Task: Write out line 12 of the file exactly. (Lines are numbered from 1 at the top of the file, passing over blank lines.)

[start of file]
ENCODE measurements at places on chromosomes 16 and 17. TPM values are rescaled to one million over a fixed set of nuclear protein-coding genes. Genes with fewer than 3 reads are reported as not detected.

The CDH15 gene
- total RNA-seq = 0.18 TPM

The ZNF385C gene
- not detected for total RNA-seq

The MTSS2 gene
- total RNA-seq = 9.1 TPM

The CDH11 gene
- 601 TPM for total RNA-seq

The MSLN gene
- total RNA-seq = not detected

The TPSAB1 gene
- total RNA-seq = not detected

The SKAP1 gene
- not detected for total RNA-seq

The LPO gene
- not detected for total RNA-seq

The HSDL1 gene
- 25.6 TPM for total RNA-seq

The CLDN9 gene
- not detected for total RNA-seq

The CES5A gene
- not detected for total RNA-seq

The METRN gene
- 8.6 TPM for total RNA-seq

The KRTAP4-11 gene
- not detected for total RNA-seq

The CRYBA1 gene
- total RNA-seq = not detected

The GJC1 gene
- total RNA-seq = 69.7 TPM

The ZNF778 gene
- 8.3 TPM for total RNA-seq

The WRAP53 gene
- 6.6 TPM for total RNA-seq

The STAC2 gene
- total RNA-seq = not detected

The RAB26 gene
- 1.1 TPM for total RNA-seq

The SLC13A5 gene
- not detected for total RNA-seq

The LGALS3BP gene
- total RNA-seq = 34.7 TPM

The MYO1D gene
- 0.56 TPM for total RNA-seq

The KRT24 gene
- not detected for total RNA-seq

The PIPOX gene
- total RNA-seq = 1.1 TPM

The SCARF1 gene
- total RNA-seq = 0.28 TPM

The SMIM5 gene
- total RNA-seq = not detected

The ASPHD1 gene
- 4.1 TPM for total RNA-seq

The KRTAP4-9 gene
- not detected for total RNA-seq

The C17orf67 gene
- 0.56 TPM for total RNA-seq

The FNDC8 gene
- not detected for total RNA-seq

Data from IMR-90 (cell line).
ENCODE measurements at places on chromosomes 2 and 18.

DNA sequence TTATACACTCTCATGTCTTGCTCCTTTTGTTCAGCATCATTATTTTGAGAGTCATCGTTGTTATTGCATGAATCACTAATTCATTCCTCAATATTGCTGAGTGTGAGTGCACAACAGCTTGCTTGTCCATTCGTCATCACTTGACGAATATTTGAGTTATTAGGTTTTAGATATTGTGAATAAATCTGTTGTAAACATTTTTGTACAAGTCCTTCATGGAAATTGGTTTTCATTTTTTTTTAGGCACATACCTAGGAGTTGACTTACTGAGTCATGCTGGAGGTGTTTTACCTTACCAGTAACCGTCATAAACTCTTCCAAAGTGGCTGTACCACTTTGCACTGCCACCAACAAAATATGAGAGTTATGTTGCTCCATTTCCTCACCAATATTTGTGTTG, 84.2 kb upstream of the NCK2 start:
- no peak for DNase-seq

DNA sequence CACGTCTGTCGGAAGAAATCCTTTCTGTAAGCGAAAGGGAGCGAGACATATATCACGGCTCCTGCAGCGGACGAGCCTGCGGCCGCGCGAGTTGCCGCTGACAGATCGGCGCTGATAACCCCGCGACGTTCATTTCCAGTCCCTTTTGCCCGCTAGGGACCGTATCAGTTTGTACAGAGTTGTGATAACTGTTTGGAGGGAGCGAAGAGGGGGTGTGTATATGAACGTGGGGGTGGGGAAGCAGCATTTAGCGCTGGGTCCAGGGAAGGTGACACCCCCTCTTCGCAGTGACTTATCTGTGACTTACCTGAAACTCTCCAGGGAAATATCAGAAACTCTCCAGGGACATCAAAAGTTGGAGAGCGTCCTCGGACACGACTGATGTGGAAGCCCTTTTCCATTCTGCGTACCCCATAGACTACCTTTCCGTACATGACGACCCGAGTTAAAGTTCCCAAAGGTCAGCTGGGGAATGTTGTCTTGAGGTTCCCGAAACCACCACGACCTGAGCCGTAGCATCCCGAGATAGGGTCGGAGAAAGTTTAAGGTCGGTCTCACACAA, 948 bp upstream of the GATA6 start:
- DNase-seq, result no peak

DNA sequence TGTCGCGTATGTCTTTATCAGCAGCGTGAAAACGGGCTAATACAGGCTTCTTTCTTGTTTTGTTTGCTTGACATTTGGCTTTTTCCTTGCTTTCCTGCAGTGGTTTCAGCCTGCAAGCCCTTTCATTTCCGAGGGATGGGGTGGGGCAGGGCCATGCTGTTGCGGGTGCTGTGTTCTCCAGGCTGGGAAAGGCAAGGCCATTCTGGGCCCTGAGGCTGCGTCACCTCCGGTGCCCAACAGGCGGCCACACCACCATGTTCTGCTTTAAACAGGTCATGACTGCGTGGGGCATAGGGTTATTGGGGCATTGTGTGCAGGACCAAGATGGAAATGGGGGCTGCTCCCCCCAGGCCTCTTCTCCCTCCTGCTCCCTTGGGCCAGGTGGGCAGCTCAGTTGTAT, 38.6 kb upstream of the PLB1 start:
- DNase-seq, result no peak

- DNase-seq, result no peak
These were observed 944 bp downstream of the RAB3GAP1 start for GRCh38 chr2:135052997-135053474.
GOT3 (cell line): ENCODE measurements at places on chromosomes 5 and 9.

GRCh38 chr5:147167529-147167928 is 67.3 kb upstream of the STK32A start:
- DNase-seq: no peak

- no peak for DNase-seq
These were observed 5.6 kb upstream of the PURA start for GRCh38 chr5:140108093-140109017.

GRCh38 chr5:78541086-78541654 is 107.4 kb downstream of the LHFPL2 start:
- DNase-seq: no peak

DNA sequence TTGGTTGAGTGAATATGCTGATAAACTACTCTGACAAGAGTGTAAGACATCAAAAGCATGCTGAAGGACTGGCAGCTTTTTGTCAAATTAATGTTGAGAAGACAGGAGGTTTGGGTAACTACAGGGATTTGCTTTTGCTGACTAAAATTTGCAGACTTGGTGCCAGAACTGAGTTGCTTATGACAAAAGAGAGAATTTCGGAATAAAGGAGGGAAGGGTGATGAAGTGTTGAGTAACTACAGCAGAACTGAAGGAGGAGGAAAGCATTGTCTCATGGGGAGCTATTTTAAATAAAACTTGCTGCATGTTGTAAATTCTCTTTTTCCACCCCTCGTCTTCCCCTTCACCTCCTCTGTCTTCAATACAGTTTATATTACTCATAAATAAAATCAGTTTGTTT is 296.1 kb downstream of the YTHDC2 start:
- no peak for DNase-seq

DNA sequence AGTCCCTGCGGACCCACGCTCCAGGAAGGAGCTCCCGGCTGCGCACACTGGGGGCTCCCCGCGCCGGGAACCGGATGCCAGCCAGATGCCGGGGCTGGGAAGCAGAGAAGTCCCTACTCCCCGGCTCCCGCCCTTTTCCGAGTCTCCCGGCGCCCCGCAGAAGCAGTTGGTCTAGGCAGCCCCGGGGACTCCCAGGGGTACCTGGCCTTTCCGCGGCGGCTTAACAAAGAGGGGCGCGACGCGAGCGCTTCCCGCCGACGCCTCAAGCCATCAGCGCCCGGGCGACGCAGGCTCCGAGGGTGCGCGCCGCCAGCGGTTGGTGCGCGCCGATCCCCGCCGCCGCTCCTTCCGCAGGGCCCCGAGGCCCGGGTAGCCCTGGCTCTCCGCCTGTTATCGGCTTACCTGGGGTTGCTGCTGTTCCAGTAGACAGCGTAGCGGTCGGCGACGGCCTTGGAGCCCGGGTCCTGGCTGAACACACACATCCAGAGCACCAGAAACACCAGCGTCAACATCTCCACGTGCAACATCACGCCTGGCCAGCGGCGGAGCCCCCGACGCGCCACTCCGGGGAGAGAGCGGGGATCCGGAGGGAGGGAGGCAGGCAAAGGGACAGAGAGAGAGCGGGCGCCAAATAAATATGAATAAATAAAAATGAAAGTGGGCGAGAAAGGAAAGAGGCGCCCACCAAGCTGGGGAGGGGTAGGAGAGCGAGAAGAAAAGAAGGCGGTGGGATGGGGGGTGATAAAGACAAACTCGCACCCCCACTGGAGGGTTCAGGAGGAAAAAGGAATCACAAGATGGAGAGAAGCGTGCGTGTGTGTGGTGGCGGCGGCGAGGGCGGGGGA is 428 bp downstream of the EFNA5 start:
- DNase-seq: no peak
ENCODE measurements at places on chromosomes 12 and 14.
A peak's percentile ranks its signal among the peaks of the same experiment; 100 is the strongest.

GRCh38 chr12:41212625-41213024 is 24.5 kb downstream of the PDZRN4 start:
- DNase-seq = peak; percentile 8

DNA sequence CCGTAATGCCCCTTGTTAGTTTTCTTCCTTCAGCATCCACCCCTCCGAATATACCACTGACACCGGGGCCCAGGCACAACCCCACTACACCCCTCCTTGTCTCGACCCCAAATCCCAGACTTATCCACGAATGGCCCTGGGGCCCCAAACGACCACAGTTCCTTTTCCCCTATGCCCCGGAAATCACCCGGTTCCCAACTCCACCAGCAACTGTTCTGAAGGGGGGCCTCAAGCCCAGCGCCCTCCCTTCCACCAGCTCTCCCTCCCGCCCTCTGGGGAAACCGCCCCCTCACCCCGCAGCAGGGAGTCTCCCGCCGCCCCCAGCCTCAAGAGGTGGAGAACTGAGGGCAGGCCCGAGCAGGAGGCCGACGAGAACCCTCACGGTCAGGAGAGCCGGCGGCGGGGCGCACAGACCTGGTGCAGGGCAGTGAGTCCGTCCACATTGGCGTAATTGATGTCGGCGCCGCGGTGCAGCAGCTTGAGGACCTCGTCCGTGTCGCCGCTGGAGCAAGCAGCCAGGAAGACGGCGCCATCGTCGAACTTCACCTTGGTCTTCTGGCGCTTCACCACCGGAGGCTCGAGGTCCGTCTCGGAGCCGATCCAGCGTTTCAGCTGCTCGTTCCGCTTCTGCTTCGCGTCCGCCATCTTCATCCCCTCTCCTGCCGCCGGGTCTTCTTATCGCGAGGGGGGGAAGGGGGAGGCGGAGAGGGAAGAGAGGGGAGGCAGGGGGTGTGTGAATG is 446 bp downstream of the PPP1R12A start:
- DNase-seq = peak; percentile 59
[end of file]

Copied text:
The TPSAB1 gene